The days are long, and jorts are everywhere: It’s grilling season. While there’s absolutely nothing wrong with classic cookout fare (in my opinion, even the plainest burgers and hotdogs are culinarily perfect), at some point this summer, you’re going to want to spice things up. Luckily, we’ve got 52 recipes—including salads, bread, snacks, mains, and even a dessert—that are sure to keep both you and your grill occupied until Labor Day.
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When grilled, romaine becomes tender and smoky while retaining the structural integrity necessary to hold a heavy dressing like Caesar. Better yet, since you’re already by the grill, you might as well top your salad with blackened shrimp or chicken.
Marinated in spicy mayo and then charred to a desired crisp, this recipe transforms broccoli rabe and summer squash into the ideal base for a grilled, panzanella-like dish. Serve this alongside your favorite piece of grilled fish for an easy, bright summer meal.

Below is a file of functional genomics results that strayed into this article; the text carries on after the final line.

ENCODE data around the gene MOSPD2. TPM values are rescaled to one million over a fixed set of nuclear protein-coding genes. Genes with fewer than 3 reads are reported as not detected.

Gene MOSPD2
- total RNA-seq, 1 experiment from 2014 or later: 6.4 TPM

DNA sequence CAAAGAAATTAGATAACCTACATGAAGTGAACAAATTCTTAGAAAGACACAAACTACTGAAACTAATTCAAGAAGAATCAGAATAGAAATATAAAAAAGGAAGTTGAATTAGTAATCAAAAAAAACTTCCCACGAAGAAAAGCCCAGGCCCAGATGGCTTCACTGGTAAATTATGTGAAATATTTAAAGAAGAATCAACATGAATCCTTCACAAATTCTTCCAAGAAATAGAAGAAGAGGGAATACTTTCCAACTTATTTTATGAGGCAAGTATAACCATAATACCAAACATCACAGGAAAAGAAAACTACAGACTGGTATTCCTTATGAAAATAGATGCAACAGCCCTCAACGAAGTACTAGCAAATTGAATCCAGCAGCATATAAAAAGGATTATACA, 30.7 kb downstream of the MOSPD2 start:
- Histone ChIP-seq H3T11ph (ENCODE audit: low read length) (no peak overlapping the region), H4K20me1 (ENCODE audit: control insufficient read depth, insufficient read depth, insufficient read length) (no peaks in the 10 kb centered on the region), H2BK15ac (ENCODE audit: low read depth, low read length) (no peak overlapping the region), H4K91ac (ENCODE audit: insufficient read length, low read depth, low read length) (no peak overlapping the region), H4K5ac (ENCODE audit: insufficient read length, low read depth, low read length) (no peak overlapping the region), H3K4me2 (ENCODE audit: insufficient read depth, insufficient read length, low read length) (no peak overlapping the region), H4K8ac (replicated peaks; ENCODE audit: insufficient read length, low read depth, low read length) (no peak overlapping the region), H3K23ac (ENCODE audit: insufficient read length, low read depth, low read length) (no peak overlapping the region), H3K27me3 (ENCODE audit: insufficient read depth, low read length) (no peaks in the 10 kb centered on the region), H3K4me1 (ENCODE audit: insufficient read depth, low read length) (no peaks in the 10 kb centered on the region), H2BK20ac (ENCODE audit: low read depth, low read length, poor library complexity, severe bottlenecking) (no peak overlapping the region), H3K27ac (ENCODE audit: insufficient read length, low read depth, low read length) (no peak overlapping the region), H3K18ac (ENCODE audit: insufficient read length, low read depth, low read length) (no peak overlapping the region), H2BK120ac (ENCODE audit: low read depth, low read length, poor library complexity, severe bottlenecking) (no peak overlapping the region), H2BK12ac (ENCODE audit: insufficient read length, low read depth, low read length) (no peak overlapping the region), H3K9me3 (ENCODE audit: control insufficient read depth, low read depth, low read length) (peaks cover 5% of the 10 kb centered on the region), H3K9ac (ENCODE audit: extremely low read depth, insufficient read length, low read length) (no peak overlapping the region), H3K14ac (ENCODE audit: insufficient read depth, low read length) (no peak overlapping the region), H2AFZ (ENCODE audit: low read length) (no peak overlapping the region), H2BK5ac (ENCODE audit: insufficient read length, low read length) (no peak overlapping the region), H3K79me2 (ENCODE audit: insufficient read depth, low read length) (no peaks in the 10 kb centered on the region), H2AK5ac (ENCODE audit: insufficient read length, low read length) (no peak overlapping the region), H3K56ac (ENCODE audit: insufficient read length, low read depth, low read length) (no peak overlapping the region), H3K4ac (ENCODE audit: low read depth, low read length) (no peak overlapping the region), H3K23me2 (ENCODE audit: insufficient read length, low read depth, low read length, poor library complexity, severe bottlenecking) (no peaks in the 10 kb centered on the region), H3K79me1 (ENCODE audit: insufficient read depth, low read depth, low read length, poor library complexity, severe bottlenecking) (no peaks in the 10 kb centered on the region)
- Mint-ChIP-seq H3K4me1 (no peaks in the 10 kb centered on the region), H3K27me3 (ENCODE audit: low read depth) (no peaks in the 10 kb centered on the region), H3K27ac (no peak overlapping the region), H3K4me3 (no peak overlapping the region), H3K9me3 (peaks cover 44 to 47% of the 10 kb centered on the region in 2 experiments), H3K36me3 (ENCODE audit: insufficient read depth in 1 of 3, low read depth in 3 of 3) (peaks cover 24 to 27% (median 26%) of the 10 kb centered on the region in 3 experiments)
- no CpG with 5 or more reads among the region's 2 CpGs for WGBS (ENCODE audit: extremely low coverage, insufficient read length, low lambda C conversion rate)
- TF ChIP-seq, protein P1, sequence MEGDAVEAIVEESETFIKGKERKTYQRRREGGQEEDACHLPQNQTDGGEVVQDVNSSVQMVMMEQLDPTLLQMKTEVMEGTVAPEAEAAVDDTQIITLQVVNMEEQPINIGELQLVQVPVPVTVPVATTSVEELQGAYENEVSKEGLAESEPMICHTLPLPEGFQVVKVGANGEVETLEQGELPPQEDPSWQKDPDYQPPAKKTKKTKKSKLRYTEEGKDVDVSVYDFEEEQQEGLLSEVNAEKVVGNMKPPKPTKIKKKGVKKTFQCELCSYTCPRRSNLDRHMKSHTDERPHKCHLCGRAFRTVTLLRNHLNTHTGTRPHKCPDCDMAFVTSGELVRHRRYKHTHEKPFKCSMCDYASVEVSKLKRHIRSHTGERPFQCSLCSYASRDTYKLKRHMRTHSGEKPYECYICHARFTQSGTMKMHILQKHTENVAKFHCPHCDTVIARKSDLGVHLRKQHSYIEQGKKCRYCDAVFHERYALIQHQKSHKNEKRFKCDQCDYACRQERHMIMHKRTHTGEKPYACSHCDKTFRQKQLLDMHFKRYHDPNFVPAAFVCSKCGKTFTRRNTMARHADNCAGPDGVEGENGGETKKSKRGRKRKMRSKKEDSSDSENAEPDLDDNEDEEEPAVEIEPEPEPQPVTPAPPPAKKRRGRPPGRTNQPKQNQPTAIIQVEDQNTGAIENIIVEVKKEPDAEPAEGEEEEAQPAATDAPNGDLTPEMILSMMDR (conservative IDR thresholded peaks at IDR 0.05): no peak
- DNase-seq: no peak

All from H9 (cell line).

“Balance the inherent sweetness of summer’s tomatoes with piquant flavors of nuoc cham—lime, fish sauce, chili, and shallot—and a kiss from the grill. Because you want the tomatoes to soak up the marinade, it’s a good dish to prep before guests arrive,” writes former Food52 editor Ali Slagle.
Recipe developer Emily puts it best: “This caprese salad ditches the tomatoes, calls in grilled eggplant and peaches, and upgrades to burrata. It’s charred and juicy, savory and sweet, warm and cool, creamy and snappy. It’s a salad interesting and satisfying enough to call dinner one night, and then repeat the next.”
A combination of briny anchovy, spicy chili, and bright lemon imparts an irresistible, complex flavor to the grilled beans. Serve—and snack on—these beans like you would a plate of blistered shishitos.